Story Source:

The above story is based on materials provided by University of Adelaide. Note: Materials may be edited for content and length.


Cite This Page:

University of Adelaide. "Herpes Virus Link To Preterm Birth And High Blood Pressure During Pregnancy." ScienceDaily. ScienceDaily, 24 February 2008. <www.sciencedaily.com/releases/2008/02/080218134633.htm>.
University of Adelaide. (2008, February 24). Herpes Virus Link To Preterm Birth And High Blood Pressure During Pregnancy. ScienceDaily. Retrieved August 30, 2014 from www.sciencedaily.com/releases/2008/02/080218134633.htm
University of Adelaide. "Herpes Virus Link To Preterm Birth And High Blood Pressure During Pregnancy." ScienceDaily. www.sciencedaily.com/releases/2008/02/080218134633.htm (accessed August 30, 2014).

Share This




More Health & Medicine News

Saturday, August 30, 2014

Featured Research

from universities, journals, and other organizations


Featured Videos

from AP, Reuters, AFP, and other news services

We've Got Mites Living In Our Faces And So Do You

We've Got Mites Living In Our Faces And So Do You

Newsy (Aug. 30, 2014) A new study suggests 100 percent of adult humans (those over 18 years of age) have Demodex mites living in their faces. Video provided by Newsy
Powered by NewsLook.com
Liberia Continues Fight Against Ebola

Liberia Continues Fight Against Ebola

AFP (Aug. 30, 2014) Authorities in Liberia try to stem the spread of the Ebola epidemic by raising awareness and setting up sanitation units for people to wash their hands. Duration: 00:41 Video provided by AFP
Powered by NewsLook.com
California Passes 'yes-Means-Yes' Campus Sexual Assault Bill

California Passes 'yes-Means-Yes' Campus Sexual Assault Bill

Reuters - US Online Video (Aug. 30, 2014) California lawmakers pass a bill requiring universities to adopt "affirmative consent" language in their definitions of consensual sex, part of a nationwide drive to curb sexual assault on campuses. Linda So reports. Video provided by Reuters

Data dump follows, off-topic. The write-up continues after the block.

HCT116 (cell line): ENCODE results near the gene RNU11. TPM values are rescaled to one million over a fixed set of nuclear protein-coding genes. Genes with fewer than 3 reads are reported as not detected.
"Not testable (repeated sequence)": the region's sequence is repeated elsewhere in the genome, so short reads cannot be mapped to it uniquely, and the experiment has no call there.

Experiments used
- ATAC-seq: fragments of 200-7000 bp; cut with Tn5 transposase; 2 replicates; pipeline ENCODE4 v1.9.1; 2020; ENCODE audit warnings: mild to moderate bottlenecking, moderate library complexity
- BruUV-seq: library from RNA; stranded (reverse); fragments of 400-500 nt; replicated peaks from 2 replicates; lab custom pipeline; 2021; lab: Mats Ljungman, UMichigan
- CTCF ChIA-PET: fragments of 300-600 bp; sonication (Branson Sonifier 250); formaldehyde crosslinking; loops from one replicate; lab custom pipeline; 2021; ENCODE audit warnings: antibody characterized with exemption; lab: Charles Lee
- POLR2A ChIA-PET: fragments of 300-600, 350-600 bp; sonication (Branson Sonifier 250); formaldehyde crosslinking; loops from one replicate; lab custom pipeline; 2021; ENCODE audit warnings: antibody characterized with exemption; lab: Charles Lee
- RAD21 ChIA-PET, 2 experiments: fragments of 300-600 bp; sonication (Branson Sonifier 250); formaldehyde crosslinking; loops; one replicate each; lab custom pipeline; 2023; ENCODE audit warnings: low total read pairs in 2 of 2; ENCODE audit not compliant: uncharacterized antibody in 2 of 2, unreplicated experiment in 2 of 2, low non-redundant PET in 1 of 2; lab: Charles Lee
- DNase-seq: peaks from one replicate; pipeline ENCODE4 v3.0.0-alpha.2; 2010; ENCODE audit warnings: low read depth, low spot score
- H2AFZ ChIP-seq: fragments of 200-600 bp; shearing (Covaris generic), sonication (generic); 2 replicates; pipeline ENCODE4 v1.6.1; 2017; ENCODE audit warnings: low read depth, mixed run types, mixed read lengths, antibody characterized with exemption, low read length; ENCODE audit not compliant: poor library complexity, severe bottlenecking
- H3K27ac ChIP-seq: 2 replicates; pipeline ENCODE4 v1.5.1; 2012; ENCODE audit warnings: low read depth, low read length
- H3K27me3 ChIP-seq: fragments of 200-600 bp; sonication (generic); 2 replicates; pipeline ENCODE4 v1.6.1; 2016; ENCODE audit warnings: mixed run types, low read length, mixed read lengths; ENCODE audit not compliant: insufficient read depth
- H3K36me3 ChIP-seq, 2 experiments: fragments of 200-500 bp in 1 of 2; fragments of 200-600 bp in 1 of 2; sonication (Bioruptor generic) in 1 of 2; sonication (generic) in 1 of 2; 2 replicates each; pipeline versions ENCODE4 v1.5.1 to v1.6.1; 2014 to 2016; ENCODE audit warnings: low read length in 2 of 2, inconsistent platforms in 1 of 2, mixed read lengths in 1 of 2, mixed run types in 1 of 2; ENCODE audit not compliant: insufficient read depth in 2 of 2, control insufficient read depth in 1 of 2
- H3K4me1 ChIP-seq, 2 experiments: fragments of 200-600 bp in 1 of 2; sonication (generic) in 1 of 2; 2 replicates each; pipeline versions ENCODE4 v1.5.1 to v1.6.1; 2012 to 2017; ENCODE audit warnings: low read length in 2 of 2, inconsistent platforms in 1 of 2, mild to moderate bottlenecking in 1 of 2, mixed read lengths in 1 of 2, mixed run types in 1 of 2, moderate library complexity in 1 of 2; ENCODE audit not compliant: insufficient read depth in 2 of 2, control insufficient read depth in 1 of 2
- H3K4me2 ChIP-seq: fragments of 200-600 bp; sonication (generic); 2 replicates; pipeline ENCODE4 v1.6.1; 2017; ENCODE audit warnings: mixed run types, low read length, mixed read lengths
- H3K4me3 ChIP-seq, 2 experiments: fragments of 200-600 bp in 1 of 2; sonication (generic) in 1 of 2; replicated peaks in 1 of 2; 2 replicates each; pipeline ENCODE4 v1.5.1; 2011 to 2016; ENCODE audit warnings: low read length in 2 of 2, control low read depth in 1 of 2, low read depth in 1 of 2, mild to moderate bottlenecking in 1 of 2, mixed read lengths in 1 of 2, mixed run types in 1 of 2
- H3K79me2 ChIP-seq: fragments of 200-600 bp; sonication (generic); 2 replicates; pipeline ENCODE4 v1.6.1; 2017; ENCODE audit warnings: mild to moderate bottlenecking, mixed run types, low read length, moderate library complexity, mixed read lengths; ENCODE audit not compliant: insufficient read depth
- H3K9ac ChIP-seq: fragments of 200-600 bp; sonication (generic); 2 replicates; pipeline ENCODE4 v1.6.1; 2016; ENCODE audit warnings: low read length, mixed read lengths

Powered by NewsLook.com
3 Things To Know About The Ebola Outbreak's Progression

3 Things To Know About The Ebola Outbreak's Progression

Newsy (Aug. 29, 2014) Here are three things you need to know about the deadly Ebola outbreak's progression this week. Video provided by Newsy
Powered by NewsLook.com

Search ScienceDaily

Number of stories in archives: 140,361

Find with keyword(s):
Enter a keyword or phrase to search ScienceDaily for related topics and research stories.

Save/Print:
Share:

Breaking News:
from the past week

In Other News

... from NewsDaily.com

Science News

Health News

Environment News

Technology News



Save/Print:
Share:

Free Subscriptions


Get the latest science news with ScienceDaily's free email newsletters, updated daily and weekly. Or view hourly updated newsfeeds in your RSS reader:

Get Social & Mobile


Keep up to date with the latest news from ScienceDaily via social networks and mobile apps:

Have Feedback?


Tell us what you think of ScienceDaily -- we welcome both positive and negative comments. Have any problems using the site? Questions?
Mobile: iPhone Android Web
Follow: Facebook Twitter Google+
Subscribe: RSS Feeds Email Newsletters
Latest Headlines Health & Medicine Mind & Brain Space & Time Matter & Energy Computers & Math Plants & Animals Earth & Climate Fossils & Ruins